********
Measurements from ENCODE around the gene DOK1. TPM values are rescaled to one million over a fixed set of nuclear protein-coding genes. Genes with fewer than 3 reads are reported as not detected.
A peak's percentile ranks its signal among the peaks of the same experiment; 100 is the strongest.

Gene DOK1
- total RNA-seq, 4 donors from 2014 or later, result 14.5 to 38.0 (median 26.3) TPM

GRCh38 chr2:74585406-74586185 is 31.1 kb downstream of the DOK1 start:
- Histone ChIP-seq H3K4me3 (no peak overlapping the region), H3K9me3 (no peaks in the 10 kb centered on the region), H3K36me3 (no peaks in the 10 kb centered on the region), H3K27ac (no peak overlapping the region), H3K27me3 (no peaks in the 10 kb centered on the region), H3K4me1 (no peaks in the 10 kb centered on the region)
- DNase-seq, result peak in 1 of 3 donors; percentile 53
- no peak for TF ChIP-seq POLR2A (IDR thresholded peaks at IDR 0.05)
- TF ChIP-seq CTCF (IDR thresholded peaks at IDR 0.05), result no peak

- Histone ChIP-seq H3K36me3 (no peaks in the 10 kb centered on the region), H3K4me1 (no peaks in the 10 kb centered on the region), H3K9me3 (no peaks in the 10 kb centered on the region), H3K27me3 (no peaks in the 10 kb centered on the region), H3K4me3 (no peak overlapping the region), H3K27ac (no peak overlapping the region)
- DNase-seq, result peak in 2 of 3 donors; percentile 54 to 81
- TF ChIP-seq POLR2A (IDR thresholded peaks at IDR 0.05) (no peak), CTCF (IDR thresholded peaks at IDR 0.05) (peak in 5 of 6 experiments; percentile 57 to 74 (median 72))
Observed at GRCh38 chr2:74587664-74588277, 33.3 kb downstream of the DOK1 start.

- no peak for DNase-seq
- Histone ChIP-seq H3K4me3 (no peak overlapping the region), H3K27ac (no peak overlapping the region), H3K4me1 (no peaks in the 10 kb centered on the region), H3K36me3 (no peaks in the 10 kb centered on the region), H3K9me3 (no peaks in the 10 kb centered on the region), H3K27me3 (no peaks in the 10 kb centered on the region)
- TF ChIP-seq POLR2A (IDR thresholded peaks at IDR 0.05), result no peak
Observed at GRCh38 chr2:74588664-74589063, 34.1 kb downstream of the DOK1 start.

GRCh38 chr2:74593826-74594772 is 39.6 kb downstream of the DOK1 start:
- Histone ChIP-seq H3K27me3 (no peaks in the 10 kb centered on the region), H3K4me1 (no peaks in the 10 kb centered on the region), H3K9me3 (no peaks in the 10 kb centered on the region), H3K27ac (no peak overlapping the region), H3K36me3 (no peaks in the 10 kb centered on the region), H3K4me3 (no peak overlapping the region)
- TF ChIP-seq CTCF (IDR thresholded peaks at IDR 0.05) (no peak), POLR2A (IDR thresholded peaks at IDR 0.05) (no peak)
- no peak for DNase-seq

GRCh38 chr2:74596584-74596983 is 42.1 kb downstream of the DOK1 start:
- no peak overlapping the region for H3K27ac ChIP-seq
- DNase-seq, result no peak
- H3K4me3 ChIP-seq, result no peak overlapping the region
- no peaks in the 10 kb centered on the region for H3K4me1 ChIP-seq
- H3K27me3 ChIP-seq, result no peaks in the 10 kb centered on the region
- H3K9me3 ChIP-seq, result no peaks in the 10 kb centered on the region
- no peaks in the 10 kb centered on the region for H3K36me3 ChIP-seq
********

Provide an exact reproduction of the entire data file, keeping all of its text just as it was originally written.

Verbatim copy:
Measurements from ENCODE around the gene DOK1. TPM values are rescaled to one million over a fixed set of nuclear protein-coding genes. Genes with fewer than 3 reads are reported as not detected.
A peak's percentile ranks its signal among the peaks of the same experiment; 100 is the strongest.

Gene DOK1
- total RNA-seq, 4 donors from 2014 or later, result 14.5 to 38.0 (median 26.3) TPM

GRCh38 chr2:74585406-74586185 is 31.1 kb downstream of the DOK1 start:
- Histone ChIP-seq H3K4me3 (no peak overlapping the region), H3K9me3 (no peaks in the 10 kb centered on the region), H3K36me3 (no peaks in the 10 kb centered on the region), H3K27ac (no peak overlapping the region), H3K27me3 (no peaks in the 10 kb centered on the region), H3K4me1 (no peaks in the 10 kb centered on the region)
- DNase-seq, result peak in 1 of 3 donors; percentile 53
- no peak for TF ChIP-seq POLR2A (IDR thresholded peaks at IDR 0.05)
- TF ChIP-seq CTCF (IDR thresholded peaks at IDR 0.05), result no peak

- Histone ChIP-seq H3K36me3 (no peaks in the 10 kb centered on the region), H3K4me1 (no peaks in the 10 kb centered on the region), H3K9me3 (no peaks in the 10 kb centered on the region), H3K27me3 (no peaks in the 10 kb centered on the region), H3K4me3 (no peak overlapping the region), H3K27ac (no peak overlapping the region)
- DNase-seq, result peak in 2 of 3 donors; percentile 54 to 81
- TF ChIP-seq POLR2A (IDR thresholded peaks at IDR 0.05) (no peak), CTCF (IDR thresholded peaks at IDR 0.05) (peak in 5 of 6 experiments; percentile 57 to 74 (median 72))
Observed at GRCh38 chr2:74587664-74588277, 33.3 kb downstream of the DOK1 start.

- no peak for DNase-seq
- Histone ChIP-seq H3K4me3 (no peak overlapping the region), H3K27ac (no peak overlapping the region), H3K4me1 (no peaks in the 10 kb centered on the region), H3K36me3 (no peaks in the 10 kb centered on the region), H3K9me3 (no peaks in the 10 kb centered on the region), H3K27me3 (no peaks in the 10 kb centered on the region)
- TF ChIP-seq POLR2A (IDR thresholded peaks at IDR 0.05), result no peak
Observed at GRCh38 chr2:74588664-74589063, 34.1 kb downstream of the DOK1 start.

GRCh38 chr2:74593826-74594772 is 39.6 kb downstream of the DOK1 start:
- Histone ChIP-seq H3K27me3 (no peaks in the 10 kb centered on the region), H3K4me1 (no peaks in the 10 kb centered on the region), H3K9me3 (no peaks in the 10 kb centered on the region), H3K27ac (no peak overlapping the region), H3K36me3 (no peaks in the 10 kb centered on the region), H3K4me3 (no peak overlapping the region)
- TF ChIP-seq CTCF (IDR thresholded peaks at IDR 0.05) (no peak), POLR2A (IDR thresholded peaks at IDR 0.05) (no peak)
- no peak for DNase-seq

GRCh38 chr2:74596584-74596983 is 42.1 kb downstream of the DOK1 start:
- no peak overlapping the region for H3K27ac ChIP-seq
- DNase-seq, result no peak
- H3K4me3 ChIP-seq, result no peak overlapping the region
- no peaks in the 10 kb centered on the region for H3K4me1 ChIP-seq
- H3K27me3 ChIP-seq, result no peaks in the 10 kb centered on the region
- H3K9me3 ChIP-seq, result no peaks in the 10 kb centered on the region
- no peaks in the 10 kb centered on the region for H3K36me3 ChIP-seq